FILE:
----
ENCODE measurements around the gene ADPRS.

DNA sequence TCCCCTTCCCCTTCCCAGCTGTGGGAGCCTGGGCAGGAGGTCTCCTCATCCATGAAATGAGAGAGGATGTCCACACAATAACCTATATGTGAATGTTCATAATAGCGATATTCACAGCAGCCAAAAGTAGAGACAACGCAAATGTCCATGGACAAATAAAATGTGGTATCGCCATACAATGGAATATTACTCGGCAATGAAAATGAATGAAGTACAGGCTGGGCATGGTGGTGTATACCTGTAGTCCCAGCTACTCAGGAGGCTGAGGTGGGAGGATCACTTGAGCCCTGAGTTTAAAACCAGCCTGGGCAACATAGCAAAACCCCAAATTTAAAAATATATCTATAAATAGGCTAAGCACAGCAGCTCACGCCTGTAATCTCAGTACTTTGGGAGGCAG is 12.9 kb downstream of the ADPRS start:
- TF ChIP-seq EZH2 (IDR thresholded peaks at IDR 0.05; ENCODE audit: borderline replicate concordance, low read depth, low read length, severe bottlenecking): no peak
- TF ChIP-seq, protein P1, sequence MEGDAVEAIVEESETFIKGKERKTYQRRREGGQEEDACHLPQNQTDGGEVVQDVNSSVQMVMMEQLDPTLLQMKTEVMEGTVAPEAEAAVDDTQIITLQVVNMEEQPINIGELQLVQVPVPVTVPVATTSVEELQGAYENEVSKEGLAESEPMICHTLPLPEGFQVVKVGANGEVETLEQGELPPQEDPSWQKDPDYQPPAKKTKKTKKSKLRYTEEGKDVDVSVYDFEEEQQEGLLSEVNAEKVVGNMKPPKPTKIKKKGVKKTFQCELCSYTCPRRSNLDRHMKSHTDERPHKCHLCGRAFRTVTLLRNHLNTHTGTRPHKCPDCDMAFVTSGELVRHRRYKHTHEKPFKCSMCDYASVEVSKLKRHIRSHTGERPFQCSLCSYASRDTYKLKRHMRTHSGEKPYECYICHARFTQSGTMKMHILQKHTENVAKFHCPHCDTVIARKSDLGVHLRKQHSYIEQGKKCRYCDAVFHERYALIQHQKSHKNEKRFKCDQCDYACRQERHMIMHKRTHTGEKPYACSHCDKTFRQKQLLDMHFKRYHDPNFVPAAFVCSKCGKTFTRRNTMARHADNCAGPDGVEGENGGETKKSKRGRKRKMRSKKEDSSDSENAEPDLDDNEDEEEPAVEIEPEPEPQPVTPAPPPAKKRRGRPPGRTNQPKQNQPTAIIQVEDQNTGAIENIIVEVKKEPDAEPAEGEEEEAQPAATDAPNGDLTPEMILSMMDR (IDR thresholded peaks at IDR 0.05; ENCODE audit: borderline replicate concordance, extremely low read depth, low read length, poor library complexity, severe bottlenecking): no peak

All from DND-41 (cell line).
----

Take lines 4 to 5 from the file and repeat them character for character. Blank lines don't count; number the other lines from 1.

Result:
- TF ChIP-seq, protein P1, sequence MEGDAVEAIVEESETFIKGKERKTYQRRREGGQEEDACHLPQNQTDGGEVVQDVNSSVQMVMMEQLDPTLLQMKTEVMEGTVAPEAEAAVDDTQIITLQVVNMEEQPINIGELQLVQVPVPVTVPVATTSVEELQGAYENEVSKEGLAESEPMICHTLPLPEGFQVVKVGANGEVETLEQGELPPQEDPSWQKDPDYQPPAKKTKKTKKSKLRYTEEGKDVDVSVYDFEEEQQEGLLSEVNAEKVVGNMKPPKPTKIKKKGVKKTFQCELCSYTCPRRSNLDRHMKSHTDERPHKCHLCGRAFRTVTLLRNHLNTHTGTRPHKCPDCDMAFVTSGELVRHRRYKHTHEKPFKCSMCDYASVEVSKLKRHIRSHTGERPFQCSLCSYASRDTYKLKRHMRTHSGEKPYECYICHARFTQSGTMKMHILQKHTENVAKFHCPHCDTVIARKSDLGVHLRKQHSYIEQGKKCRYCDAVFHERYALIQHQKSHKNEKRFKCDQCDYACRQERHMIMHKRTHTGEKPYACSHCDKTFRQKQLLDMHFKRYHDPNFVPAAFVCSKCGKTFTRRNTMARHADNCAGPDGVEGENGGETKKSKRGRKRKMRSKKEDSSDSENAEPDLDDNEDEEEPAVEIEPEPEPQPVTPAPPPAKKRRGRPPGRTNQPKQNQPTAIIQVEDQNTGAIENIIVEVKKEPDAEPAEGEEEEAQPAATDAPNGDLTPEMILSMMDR (IDR thresholded peaks at IDR 0.05; ENCODE audit: borderline replicate concordance, extremely low read depth, low read length, poor library complexity, severe bottlenecking): no peak

All from DND-41 (cell line).